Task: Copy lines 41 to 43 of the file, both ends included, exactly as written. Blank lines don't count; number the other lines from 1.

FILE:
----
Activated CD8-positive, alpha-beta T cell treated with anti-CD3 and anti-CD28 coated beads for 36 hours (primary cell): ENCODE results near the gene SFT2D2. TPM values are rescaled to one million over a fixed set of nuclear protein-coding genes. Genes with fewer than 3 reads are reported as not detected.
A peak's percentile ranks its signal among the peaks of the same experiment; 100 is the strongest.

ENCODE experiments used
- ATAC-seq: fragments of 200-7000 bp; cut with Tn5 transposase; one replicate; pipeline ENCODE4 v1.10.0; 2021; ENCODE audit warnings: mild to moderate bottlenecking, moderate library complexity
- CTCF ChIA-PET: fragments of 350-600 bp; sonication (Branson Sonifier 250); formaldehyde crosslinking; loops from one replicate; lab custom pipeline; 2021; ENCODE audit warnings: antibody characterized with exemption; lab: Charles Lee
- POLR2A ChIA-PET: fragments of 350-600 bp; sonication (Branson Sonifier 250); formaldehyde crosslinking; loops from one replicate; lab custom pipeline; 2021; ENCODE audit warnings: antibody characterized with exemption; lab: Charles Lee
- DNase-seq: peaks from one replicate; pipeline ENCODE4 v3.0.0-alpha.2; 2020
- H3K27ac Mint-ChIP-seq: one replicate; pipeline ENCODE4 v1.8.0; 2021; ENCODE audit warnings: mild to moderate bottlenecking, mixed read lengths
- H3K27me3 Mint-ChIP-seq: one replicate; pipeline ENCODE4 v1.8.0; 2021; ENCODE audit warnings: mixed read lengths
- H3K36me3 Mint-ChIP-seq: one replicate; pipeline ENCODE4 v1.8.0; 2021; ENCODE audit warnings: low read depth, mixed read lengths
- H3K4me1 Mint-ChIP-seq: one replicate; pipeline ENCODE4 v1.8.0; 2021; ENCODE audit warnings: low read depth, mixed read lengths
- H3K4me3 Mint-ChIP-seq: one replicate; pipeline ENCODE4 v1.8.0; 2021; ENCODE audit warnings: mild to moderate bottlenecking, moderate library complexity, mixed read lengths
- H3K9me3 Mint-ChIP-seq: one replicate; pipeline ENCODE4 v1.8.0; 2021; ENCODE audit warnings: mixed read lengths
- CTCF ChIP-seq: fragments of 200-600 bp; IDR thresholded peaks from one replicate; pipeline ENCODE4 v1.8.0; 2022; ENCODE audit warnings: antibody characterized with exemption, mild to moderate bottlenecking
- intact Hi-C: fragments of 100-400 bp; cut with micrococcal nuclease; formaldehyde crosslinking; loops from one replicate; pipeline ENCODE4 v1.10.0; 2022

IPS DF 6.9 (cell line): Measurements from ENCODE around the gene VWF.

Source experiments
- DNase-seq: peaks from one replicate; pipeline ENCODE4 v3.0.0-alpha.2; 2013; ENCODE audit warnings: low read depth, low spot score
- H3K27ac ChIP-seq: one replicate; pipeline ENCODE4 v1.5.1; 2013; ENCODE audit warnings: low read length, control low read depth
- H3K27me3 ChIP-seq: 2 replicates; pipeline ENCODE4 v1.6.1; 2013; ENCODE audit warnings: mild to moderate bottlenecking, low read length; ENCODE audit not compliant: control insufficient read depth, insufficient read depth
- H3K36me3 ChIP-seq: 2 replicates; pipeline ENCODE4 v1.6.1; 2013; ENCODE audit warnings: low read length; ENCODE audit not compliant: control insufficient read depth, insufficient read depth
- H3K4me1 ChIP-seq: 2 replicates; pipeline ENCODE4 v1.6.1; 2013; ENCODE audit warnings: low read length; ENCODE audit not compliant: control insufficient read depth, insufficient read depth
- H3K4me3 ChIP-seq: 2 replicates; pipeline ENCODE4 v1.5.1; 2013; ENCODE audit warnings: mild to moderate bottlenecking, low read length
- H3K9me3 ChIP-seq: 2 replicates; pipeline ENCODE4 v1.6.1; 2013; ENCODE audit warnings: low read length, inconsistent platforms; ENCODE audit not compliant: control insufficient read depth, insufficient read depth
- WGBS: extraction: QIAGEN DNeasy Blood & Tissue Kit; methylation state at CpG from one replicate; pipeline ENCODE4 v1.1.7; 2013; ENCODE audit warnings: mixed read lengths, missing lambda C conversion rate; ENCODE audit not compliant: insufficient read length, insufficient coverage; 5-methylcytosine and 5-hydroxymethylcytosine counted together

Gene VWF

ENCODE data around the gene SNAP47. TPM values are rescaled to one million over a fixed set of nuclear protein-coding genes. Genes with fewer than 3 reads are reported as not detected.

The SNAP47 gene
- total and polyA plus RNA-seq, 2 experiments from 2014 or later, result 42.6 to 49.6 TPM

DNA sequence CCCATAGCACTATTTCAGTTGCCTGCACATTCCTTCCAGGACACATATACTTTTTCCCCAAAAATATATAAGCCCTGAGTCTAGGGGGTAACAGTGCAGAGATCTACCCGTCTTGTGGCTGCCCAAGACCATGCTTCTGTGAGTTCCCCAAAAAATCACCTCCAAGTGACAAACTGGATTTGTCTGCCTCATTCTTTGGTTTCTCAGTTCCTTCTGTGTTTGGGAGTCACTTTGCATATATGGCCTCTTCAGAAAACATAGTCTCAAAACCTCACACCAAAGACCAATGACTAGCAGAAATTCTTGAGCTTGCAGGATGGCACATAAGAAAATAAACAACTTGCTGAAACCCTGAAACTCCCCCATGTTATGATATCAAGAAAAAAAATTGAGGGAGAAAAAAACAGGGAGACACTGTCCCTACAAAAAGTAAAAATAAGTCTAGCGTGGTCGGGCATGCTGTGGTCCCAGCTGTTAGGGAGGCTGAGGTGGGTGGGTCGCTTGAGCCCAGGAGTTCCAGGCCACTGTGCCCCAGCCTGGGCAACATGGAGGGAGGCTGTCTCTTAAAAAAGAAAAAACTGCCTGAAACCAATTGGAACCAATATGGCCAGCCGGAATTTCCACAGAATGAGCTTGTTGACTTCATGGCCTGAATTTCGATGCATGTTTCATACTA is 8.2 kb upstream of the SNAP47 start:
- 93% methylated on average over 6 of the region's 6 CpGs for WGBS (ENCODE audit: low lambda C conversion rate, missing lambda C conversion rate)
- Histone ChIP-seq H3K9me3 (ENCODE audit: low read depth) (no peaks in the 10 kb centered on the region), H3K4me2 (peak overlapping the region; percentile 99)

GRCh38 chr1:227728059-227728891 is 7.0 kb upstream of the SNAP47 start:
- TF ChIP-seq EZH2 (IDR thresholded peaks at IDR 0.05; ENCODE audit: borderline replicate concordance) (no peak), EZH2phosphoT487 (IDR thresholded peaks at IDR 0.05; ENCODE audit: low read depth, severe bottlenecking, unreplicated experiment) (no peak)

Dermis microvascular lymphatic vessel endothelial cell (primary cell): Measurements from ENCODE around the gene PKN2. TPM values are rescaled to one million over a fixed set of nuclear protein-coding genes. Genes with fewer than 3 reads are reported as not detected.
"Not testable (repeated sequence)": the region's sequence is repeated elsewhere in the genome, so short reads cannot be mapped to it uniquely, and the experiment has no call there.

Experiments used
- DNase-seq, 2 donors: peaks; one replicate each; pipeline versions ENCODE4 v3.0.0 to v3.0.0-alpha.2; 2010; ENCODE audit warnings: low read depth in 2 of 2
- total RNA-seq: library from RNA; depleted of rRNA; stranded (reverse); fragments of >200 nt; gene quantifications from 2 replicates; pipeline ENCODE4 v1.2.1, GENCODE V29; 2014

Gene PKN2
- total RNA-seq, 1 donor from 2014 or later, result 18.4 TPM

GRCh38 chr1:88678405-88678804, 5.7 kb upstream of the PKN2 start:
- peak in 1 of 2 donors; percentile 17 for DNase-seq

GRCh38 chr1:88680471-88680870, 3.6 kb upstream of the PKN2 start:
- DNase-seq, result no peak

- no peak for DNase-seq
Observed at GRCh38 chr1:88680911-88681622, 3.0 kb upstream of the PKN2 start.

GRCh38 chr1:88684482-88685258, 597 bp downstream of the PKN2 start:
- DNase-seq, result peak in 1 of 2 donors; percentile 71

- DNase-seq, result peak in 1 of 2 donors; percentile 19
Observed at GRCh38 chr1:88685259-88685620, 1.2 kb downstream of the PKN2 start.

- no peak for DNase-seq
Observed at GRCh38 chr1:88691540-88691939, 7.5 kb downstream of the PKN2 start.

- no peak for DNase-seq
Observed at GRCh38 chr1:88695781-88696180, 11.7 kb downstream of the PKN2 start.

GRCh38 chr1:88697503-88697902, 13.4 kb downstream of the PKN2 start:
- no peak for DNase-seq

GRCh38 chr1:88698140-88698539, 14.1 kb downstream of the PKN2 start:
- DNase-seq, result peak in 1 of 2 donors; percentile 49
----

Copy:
- total RNA-seq, 1 donor from 2014 or later, result 18.4 TPM

GRCh38 chr1:88678405-88678804, 5.7 kb upstream of the PKN2 start:
- peak in 1 of 2 donors; percentile 17 for DNase-seq